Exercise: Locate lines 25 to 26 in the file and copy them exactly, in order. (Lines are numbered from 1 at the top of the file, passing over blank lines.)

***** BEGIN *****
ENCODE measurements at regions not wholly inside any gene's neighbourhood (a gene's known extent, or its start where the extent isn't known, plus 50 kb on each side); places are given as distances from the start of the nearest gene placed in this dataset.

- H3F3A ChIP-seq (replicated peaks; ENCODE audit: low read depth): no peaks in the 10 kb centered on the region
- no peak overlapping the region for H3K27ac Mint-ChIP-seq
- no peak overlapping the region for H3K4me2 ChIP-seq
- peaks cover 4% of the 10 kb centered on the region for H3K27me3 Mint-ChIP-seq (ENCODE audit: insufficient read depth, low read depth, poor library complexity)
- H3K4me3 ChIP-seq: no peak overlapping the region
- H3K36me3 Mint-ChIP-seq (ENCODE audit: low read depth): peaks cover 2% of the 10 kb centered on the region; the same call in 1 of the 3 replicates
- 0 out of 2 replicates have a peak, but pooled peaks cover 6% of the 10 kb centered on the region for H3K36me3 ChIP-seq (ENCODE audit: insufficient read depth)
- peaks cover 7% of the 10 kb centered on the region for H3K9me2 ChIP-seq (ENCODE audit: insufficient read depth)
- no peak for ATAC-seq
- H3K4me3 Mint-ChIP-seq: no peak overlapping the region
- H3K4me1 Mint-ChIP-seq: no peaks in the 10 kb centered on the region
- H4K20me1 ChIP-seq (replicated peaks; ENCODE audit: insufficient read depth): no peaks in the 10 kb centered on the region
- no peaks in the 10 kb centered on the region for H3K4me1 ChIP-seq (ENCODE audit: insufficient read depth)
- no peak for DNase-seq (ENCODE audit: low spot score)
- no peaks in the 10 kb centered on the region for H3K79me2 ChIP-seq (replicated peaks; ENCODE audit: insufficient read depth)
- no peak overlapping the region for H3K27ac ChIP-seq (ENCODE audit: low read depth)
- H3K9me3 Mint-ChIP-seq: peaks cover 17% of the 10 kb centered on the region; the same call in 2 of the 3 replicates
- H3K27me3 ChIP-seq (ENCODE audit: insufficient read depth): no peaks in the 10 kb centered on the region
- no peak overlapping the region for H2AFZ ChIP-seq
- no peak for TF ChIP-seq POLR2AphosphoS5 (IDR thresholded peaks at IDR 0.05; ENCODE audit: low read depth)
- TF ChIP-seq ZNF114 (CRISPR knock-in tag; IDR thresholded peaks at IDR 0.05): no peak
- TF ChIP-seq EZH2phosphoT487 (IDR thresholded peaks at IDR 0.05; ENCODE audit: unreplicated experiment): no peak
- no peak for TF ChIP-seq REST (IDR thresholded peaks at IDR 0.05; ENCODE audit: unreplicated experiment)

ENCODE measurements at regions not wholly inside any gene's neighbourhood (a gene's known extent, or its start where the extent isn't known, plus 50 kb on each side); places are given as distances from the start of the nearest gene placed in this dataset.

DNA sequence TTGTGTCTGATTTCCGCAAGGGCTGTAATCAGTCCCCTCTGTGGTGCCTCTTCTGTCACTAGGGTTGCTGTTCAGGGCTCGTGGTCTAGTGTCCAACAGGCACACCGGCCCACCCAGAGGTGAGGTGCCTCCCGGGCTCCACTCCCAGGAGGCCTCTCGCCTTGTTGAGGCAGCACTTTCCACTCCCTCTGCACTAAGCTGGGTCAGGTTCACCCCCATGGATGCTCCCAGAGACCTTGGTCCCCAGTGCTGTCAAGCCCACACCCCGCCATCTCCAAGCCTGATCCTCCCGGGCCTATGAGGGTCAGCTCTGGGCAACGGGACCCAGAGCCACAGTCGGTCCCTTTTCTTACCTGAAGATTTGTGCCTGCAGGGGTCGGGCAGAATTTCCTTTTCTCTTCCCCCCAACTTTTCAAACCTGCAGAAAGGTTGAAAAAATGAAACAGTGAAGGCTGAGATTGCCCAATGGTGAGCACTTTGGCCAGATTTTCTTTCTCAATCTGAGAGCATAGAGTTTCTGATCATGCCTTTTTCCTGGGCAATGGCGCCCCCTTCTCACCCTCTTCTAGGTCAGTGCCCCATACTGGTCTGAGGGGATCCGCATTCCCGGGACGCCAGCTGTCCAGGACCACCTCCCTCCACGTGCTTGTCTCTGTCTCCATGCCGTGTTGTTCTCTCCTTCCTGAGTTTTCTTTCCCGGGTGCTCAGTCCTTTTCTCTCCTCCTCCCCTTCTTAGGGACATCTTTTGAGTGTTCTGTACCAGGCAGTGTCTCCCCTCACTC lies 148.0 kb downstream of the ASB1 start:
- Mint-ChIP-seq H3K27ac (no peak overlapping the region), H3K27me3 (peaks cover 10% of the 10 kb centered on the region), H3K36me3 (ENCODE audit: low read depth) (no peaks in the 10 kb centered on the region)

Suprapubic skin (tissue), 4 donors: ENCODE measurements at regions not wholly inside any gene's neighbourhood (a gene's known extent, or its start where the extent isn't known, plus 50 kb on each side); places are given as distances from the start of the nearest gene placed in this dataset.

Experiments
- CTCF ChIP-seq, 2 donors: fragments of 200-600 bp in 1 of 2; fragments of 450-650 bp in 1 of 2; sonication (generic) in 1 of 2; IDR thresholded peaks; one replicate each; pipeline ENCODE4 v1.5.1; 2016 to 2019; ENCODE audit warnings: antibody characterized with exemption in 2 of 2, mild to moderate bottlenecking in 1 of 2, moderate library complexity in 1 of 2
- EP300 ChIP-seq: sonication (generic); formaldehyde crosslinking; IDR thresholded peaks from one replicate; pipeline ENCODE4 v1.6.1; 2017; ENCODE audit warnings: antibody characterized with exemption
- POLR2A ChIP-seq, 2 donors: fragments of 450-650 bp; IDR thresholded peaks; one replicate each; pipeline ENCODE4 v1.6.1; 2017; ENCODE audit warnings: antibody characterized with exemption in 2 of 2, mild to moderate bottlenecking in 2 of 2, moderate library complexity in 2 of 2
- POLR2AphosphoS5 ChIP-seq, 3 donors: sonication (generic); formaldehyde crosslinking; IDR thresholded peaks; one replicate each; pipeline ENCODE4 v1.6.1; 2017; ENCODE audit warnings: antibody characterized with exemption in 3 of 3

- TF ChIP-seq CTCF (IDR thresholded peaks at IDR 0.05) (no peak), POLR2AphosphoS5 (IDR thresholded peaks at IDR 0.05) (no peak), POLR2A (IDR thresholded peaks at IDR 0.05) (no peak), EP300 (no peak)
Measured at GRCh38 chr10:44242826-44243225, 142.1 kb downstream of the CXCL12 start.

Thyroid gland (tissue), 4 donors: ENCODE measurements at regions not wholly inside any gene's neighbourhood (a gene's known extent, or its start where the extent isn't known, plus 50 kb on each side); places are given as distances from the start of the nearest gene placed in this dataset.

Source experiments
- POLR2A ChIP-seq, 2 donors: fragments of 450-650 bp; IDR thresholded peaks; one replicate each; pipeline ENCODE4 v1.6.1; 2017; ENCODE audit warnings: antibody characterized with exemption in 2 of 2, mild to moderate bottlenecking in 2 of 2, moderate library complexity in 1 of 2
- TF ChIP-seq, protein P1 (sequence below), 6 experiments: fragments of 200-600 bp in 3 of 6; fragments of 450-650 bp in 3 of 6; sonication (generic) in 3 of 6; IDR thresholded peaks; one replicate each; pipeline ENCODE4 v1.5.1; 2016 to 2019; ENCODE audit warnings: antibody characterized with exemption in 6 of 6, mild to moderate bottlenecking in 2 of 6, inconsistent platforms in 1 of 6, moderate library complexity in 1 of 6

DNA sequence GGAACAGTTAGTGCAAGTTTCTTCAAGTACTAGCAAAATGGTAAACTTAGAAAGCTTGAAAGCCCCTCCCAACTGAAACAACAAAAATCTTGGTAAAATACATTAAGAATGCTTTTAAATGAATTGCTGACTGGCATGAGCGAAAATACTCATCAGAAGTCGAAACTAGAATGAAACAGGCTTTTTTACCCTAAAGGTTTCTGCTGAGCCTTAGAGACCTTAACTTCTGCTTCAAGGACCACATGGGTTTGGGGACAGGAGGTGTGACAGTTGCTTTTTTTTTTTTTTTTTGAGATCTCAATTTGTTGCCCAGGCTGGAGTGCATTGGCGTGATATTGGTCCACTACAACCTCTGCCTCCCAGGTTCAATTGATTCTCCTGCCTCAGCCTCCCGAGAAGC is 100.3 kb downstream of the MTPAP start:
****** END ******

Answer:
ENCODE measurements at regions not wholly inside any gene's neighbourhood (a gene's known extent, or its start where the extent isn't known, plus 50 kb on each side); places are given as distances from the start of the nearest gene placed in this dataset.

DNA sequence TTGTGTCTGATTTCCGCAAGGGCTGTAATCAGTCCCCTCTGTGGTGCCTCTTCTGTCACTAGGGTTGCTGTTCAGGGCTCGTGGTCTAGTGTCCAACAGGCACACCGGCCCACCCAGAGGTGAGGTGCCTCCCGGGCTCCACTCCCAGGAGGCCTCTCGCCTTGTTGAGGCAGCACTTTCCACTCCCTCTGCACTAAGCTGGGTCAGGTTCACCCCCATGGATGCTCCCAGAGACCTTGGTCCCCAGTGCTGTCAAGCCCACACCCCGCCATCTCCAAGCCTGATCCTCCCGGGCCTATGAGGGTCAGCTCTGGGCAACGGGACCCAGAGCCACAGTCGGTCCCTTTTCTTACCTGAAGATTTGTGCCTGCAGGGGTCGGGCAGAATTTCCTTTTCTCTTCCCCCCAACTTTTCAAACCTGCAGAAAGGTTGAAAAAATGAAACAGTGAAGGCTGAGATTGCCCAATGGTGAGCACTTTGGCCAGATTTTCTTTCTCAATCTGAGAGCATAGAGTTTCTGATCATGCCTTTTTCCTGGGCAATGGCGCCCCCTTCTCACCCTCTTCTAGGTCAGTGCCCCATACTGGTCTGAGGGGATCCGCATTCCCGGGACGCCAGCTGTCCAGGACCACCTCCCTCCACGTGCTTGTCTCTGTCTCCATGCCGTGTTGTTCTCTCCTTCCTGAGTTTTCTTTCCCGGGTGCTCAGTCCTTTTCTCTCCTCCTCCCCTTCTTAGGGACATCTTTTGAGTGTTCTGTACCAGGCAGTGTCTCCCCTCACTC lies 148.0 kb downstream of the ASB1 start: